Canada facing a soft patch

A number of indicators point to slower economic growth for Canada while the United States remains on the road to recovery. In Europe, the recession is proving to be deeper and longer lasting than expected.

The intensity of the global financial crisis has now eased and there is an increased tolerance for taking on business and investment risk. However, in contrast to the United States, the economic outlook for Canada is less than rosy. With annualized GDP growth now below 1.0% and likely to remain there throughout 2013, Canada is in the midst of an economic slowdown. Under this scenario, the recent employment gains appear unsustainable and this was confirmed in March when the Canadian economy shed 55,000 jobs. A recent survey of capital spending intentions showed the weakest increase in business capital spending since 2009, another indication of continued low GDP growth. As a result, unemployment could drift higher in the summer months. In addition, Canada’s soft economy will increase both business and investor risk.


Amid slow growth, businesses will see liquidity, cash flow and cost control as increasingly important. Canadian companies face lower business volumes as well as upward cost pressures coming from industrial supplies that are imported from the U.S. For example, the housing rebound in the U.S. is stronger than expected and the supply chain for lumber and building materials is being challenged. During the housing downturn, suppliers downsized inventories and production capacity is not easily restored.


Canadian consumers are becoming more cautious. In price-adjusted terms, retail sales in January 2013 were considerably lower than in November 2012 and 1% lower than in January 2012. Motor vehicle sales, a proxy for consumer confidence as they represent a big-ticket purchase, have experienced a significant decline on a seasonally-adjusted basis. Furthermore, the market for existing homes is weaker than expected and sales expectations are being revised downwards. Although the number of sales has not continued to decline after the downturn last summer, they do not seem to be re-accelerating either. Weakness in new housing is in the high-rise sector, which appears to be over-supplied despite relatively low vacancy rates for rental condominiums. The first-time buyer market is expected to be the hardest hit by economic uncertainty and tighter lending standards.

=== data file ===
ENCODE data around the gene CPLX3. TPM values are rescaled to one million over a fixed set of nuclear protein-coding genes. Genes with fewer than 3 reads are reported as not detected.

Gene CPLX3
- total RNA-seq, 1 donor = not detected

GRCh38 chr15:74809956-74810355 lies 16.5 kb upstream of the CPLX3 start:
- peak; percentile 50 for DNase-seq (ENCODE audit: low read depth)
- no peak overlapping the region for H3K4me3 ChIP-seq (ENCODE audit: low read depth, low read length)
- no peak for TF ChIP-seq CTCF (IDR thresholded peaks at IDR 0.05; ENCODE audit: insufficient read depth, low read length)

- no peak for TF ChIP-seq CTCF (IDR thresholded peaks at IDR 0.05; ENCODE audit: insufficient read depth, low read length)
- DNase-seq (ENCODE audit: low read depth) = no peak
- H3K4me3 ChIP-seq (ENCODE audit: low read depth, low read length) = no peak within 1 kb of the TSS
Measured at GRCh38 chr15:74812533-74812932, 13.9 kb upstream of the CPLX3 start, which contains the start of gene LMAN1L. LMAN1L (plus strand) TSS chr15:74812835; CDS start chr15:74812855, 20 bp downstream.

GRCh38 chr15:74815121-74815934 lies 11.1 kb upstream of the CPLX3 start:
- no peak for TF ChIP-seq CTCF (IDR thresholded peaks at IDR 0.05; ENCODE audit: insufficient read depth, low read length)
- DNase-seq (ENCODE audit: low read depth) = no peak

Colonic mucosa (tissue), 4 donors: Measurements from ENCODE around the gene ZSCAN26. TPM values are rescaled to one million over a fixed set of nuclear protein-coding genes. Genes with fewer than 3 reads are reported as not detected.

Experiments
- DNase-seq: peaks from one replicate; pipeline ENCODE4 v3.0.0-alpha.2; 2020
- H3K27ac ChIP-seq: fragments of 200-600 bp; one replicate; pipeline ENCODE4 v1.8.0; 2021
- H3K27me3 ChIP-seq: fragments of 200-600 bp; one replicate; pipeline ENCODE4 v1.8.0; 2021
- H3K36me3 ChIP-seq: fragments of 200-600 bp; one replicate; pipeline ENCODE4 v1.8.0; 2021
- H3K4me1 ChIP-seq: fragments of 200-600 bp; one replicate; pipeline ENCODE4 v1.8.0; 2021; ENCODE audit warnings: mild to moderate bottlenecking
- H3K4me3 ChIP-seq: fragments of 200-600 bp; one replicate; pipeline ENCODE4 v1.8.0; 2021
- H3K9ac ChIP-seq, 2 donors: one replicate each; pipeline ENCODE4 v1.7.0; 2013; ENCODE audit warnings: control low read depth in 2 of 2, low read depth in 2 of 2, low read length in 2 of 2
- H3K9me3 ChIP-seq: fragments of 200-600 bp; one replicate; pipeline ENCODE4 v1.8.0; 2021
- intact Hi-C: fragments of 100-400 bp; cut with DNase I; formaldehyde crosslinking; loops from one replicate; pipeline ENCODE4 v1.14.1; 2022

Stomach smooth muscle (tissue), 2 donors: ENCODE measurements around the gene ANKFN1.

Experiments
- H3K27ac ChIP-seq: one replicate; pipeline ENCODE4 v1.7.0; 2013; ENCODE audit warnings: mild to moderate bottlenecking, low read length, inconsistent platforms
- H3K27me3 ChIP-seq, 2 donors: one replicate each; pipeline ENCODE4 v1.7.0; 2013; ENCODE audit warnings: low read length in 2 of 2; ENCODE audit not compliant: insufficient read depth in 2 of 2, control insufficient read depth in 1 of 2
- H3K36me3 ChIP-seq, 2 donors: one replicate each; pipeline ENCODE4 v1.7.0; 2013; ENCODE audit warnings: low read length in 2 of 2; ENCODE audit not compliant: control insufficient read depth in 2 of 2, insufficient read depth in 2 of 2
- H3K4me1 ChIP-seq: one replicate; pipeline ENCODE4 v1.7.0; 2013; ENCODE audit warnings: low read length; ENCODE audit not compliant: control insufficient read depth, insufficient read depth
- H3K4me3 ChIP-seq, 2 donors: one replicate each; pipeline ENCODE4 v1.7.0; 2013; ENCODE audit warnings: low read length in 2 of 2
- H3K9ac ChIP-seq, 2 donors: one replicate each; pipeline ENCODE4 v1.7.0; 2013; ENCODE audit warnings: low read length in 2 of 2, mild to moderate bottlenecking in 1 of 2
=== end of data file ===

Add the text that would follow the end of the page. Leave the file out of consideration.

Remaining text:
Canadian banks have become increasingly concerned about household debt and are tightening underwriting standards for all borrowers. For the construction industry, pre-sale requirements and loan covenants have become more conservative. Although mortgage rates remain low, it has become more difficult to obtain a mortgage. Interest rates are likely to remain low for an extended period of time. The continuation of a strong Canadian dollar, slow economic growth and a low rate of inflation would seem to rule out an increase in rates from the Bank of Canada. The U.S. Federal Reserve Board is unlikely to increase interest rates until unemployment in the U.S. has declined to 6.5% and this is not expected until 2015.


Although the U.S. economy has grown over the past 12 months, Canadian exports to the U.S. have declined, both in value as well as volume terms. Exports of natural gas have dropped by 70% from 2008, reflecting the surge in natural gas production coming from shale gas deposits in the U.S. and the same trend is now evident in shale oil. As a result, the U.S. has sharply reduced its need for imports from Canada in terms of gas and oil. Increased uncertainty over oil prices, export demand and pipeline capacity is starting to slow Energy sector development. New pipeline construction uncertainty is also a concern. Some oil companies have announced reduced capital budgets but there is still a large number of oil sands projects that are either proposed, under construction or seeking regulatory approval.

This article was submitted by
T.E. Investment Counsel Inc.

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